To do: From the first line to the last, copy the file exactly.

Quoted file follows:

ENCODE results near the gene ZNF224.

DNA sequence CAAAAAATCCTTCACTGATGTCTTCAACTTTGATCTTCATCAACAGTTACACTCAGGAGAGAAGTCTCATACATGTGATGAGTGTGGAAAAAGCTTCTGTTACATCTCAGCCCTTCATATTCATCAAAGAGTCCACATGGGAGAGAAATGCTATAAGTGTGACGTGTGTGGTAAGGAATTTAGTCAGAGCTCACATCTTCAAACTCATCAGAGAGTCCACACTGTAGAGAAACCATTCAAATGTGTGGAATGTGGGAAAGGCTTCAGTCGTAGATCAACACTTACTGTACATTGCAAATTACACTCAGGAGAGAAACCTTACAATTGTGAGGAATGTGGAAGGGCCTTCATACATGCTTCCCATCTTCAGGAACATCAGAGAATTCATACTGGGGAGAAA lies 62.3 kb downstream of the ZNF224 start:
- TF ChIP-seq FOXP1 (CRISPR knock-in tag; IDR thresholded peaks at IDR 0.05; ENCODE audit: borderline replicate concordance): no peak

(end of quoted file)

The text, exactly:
ENCODE results near the gene ZNF224.

DNA sequence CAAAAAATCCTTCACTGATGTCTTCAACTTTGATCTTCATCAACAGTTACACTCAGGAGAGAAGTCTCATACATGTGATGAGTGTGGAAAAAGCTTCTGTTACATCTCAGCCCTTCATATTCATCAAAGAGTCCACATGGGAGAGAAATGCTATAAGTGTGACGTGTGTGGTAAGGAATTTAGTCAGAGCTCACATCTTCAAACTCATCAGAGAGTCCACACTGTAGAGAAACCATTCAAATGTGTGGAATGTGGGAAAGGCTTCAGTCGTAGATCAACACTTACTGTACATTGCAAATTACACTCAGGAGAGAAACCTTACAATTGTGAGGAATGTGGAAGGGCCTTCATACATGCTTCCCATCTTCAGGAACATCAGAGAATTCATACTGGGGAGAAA lies 62.3 kb downstream of the ZNF224 start:
- TF ChIP-seq FOXP1 (CRISPR knock-in tag; IDR thresholded peaks at IDR 0.05; ENCODE audit: borderline replicate concordance): no peak